North Dakota’s first urea plant to start production
BEULAH, N.D. (AP) — North Dakota’s first urea plant is on schedule to start producing the solid-form fertilizer this month.
The $740 million plant near Beulah is acting as a boon to regional farmers and transforming operations at the Great Plains Synfuels Plant. Plant Manager Dale Johnson told the Bismarck Tribune that the facility will be ramped up to full production soon and process 1,100 tons of urea pellets daily.
Urea brings fertilizer to more than 50 percent of the facility’s gross revenue producer. It’ll be the 13th product made at the synfuels plant, which already produces the fertilizer ammonium sulfate and anhydrous ammonia.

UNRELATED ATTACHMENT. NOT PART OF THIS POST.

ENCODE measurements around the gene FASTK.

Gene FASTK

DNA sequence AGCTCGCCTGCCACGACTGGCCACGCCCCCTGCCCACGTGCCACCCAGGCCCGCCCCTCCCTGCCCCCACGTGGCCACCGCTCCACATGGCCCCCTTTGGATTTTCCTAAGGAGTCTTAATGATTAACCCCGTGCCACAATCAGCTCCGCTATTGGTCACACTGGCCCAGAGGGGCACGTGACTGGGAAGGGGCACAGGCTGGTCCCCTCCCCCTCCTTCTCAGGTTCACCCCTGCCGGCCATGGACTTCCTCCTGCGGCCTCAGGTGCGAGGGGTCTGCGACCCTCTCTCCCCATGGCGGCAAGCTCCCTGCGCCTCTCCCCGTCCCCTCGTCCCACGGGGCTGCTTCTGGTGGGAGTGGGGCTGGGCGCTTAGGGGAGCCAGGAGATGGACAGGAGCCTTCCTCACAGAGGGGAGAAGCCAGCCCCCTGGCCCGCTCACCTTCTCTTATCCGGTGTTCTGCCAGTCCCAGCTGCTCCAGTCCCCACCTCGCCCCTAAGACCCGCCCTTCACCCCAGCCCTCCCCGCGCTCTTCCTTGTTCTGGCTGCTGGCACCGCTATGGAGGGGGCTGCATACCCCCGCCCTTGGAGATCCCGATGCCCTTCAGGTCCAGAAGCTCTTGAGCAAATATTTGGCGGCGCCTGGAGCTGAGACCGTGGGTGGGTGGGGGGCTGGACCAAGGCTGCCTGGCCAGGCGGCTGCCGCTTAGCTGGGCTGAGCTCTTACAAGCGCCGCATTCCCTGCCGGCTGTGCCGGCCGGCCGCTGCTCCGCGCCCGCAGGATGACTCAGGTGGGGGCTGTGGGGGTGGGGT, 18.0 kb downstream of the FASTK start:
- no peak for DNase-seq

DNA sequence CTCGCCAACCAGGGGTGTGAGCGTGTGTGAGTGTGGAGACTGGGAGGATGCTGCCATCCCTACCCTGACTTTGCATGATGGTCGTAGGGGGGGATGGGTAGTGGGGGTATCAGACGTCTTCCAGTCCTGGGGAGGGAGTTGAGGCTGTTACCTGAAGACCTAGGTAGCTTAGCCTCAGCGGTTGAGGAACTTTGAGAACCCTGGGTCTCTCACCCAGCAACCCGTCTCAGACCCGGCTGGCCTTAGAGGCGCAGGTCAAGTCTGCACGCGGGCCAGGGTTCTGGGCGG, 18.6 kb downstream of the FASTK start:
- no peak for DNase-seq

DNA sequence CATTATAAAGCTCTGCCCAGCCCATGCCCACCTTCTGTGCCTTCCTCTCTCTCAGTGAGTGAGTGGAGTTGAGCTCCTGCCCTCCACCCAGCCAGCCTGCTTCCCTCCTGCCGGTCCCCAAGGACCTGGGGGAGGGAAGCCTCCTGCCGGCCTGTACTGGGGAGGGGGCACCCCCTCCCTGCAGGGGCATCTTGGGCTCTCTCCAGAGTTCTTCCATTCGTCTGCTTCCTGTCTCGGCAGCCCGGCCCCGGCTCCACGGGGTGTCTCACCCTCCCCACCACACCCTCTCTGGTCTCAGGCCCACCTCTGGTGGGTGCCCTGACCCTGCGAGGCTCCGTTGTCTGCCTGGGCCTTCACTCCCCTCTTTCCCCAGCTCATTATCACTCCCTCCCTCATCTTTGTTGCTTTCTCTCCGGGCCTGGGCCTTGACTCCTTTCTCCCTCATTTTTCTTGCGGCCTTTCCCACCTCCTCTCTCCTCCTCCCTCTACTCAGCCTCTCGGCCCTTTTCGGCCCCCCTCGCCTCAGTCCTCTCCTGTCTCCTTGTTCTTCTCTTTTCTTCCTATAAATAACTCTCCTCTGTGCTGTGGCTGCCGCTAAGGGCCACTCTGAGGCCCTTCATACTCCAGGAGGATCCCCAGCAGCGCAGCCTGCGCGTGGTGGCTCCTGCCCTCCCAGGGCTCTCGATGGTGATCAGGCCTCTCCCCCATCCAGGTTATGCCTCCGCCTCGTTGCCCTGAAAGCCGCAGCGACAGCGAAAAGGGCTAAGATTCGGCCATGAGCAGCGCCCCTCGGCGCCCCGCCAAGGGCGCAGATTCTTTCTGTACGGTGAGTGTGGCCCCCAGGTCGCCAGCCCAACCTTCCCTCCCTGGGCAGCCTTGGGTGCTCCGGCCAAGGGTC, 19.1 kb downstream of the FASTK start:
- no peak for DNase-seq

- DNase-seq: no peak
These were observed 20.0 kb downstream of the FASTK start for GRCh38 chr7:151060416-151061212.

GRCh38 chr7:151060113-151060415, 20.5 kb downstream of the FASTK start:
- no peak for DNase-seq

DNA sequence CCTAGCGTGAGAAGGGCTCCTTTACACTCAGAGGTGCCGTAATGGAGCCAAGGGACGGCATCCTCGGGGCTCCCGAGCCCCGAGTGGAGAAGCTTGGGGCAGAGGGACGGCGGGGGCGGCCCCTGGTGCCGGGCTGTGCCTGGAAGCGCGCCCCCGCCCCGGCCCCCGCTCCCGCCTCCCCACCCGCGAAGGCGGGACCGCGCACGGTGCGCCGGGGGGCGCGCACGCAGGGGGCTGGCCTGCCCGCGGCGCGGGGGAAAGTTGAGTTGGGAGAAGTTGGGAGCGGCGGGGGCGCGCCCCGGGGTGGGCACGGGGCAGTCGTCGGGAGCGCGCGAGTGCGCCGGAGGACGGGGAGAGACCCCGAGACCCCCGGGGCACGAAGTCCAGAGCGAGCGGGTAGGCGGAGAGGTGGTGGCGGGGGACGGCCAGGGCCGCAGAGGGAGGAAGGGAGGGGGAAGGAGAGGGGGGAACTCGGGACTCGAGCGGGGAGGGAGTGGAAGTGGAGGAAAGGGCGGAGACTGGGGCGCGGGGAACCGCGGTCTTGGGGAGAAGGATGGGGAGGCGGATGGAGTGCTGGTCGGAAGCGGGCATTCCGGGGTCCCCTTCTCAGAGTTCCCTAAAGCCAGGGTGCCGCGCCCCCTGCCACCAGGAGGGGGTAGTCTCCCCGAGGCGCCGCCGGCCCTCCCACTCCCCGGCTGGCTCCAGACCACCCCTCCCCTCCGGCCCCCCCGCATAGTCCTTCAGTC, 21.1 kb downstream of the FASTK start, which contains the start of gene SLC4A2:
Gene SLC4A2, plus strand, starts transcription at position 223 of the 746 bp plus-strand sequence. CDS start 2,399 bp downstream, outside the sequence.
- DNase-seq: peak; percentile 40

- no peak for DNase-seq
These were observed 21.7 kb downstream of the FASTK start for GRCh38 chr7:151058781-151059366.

Half of the plant’s anhydrous production will be turned into urea, which is easier to store than anhydrous ammonia and can be produced year round.
“It’s a good fit for our membership,” Johnson said.
The Basin Electric Power Cooperative runs the plant. The cooperative is awaiting final plans but the product will likely be used on farms that are within roughly 300 miles (483 kilometers) of the plant, including some in Minnesota, South Dakota and Montana, where urea use is common.
The cost of urea has been mostly driven by transportation.
“That’s why we’re in nice niche,” Johnson said.
The Dakota Gasification Company, an arm of the cooperative, has estimated that 2.4 million tons of urea are imported into the region each year. Johnson said area farmers will now be able to save by buying locally rather than importing from plants in Canada and Iowa.